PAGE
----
Phoenix seminarians reflect on Pope Francis

We have some fine young men studying for the priesthood. We were fortunate enough to not just hear from one, but from all three Phoenix seminarians studying for the priesthood in the 24 hours or so following the election of Pope Francis.

Since we were limited with space in print and they had similar reflections of their experience, we did not mention all of them by name in our special section on Pope Francis. I thought I would pass along here what they individually took precious time to share with me:

During the conclave: The seminary’s rector highly encouraged the seminarians to attend the opening Mass March 12. Fernando Camou, with his blessing, was one of the seminarians who skipped class to go. After that, Camou said classes were adjusted so they could be present for the noon and 7 p.m. releases of smoke. Some left class early Wednesday morning to wait for the smoke. Others watched a video feed from a classmate’s laptop. Dan Connealy, who was stuck in class, said he was quite relieved the smoke was black the morning of March 13. Kevin Grimditch spent most of the afternoon in St. Peter’s Square and returned about 6:45 p.m. for the evening smoke. “After ducking through the forest of umbrellas I found myself in the middle front of the square with some friends,” he wrote. Communal evening prayer was moved up 30 minutes so the seminarians could be there. The seminary posted photos of the experience on Flickr.

From Connealy:

There was constant speculation at pranzo(lunch) and in between classes over who would be the next pope. It was interesting and exciting at class to hear people from other countries speculate on who they thought would be a good fit.

 

Connealy
Connealy

I was very fortunate to be in St. Peter’s Square when the white smoke went up. It was so exhilarating. I was not expecting the pope to be chosen so soon. When the smoke came up there was a second pause before the whole square erupted in applause and shouts. For that split second I remember thinking to myself, “Why isn’t the smoke turning black? They can’t have already chosen!” However, as people rushed forward I realized the pope had indeed been chosen and the chair of Peter was no longer vacant! We had a pope and we didn’t know who it was! I rushed forward with the crowd to get as close as possible. I could feel the crowd pushing me forward as the empty spaces quickly disintegrated. I lost track of the other seminarian I was with but quickly made friends with the people around me as we wondered who might come out on the balcony.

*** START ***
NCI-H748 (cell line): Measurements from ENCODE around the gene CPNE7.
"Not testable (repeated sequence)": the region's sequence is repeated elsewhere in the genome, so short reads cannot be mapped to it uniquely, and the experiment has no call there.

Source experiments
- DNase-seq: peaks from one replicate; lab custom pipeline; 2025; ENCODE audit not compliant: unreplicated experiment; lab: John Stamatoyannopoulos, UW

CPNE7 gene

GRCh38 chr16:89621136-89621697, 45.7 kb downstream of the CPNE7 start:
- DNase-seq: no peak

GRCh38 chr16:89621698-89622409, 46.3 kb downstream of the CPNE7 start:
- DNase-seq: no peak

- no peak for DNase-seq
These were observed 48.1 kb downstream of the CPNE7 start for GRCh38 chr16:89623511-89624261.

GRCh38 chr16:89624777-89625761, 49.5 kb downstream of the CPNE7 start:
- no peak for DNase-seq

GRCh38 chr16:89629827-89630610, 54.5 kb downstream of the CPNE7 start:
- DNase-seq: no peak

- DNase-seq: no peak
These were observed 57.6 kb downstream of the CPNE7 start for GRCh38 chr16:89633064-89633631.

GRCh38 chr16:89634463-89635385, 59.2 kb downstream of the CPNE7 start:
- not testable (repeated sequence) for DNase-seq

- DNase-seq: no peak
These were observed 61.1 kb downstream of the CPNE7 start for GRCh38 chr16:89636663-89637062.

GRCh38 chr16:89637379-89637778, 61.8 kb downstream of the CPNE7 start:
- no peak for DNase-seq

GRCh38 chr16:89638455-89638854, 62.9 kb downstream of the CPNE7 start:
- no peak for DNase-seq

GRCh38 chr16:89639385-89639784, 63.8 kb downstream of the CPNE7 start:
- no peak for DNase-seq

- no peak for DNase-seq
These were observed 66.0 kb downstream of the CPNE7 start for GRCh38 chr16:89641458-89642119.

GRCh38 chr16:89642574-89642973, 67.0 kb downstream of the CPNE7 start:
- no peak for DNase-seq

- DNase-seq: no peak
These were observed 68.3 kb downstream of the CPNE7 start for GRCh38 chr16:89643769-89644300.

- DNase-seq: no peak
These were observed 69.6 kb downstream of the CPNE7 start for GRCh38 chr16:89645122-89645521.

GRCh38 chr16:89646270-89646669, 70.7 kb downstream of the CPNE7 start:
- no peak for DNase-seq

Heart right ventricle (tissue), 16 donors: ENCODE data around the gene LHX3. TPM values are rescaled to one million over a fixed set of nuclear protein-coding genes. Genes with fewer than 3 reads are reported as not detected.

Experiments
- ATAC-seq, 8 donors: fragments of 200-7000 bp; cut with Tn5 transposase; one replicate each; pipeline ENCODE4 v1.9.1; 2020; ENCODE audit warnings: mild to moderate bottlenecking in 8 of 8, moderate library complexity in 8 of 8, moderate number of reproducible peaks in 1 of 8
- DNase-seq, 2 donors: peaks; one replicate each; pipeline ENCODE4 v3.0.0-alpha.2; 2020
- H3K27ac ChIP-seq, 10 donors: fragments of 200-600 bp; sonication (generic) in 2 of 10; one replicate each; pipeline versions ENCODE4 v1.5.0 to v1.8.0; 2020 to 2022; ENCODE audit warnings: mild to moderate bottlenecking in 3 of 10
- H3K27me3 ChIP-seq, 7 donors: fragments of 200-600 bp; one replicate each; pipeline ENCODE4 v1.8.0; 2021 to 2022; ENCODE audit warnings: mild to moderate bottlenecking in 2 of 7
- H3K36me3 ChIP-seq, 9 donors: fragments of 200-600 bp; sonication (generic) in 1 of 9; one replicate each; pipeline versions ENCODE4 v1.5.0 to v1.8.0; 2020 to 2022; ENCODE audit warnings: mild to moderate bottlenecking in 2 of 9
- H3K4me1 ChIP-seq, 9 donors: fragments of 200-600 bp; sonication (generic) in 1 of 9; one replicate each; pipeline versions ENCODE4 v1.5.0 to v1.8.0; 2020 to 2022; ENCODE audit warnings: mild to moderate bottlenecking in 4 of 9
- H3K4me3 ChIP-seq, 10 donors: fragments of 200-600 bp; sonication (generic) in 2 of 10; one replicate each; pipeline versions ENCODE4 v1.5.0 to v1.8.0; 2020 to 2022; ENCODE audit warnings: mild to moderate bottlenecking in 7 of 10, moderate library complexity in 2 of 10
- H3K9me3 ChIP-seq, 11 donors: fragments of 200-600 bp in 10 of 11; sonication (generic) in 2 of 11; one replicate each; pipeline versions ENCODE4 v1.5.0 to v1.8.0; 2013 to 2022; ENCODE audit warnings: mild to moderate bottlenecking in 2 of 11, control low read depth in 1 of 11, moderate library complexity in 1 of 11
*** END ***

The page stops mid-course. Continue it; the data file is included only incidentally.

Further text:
It had been raining steadily but in the next hour that followed the rain stopped and everyone put their umbrellas down. This was a huge help since they were obstructing everyone’s view, even with the screens set up in the square. When the cardinal deacon came out to announce the new Holy Father there was so much screaming I couldn’t hear the name. I quickly found out from those around me that it was Cardinal Bergoglio from Argentina and that he had taken the name Francis. It was good to have a new pope and he soon came out to greet us! It was amazing that right away he prayed. This was such a good sign to me to know that the pope’s first reaction amidst all the excitement was to pray.